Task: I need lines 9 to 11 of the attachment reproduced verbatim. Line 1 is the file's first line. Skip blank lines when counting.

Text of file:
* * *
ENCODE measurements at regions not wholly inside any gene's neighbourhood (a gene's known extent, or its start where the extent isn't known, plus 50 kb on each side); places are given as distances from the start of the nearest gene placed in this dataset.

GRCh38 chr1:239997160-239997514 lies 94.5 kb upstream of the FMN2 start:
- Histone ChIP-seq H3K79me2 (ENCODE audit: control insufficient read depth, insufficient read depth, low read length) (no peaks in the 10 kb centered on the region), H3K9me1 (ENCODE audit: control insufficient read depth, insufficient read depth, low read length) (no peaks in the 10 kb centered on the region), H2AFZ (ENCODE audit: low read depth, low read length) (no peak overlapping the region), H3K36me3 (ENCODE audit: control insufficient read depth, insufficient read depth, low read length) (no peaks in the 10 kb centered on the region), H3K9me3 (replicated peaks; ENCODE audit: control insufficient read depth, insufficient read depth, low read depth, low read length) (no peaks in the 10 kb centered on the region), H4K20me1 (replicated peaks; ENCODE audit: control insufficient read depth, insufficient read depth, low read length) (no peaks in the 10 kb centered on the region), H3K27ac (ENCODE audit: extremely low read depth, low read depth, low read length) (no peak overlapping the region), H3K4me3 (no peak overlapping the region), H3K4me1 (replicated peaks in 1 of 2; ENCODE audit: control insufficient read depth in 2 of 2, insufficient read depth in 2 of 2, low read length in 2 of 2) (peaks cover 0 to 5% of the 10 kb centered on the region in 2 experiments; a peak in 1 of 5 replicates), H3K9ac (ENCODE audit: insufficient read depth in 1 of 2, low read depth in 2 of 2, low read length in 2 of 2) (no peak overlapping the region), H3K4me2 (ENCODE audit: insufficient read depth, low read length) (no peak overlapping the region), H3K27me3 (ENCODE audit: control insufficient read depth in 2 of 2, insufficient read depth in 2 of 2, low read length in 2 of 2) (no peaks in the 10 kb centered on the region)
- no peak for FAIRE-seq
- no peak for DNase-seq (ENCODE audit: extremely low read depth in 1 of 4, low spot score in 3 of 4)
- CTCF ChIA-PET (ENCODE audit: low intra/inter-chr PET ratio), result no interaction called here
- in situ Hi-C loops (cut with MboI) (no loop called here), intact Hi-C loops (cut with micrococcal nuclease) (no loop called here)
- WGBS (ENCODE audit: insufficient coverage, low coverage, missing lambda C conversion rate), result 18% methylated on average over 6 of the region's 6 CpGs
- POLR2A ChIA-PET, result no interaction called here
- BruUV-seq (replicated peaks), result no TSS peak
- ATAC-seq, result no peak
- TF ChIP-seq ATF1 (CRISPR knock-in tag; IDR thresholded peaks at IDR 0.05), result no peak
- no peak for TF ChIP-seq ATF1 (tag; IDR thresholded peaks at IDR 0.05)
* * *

- POLR2A ChIA-PET, result no interaction called here
- BruUV-seq (replicated peaks), result no TSS peak
- ATAC-seq, result no peak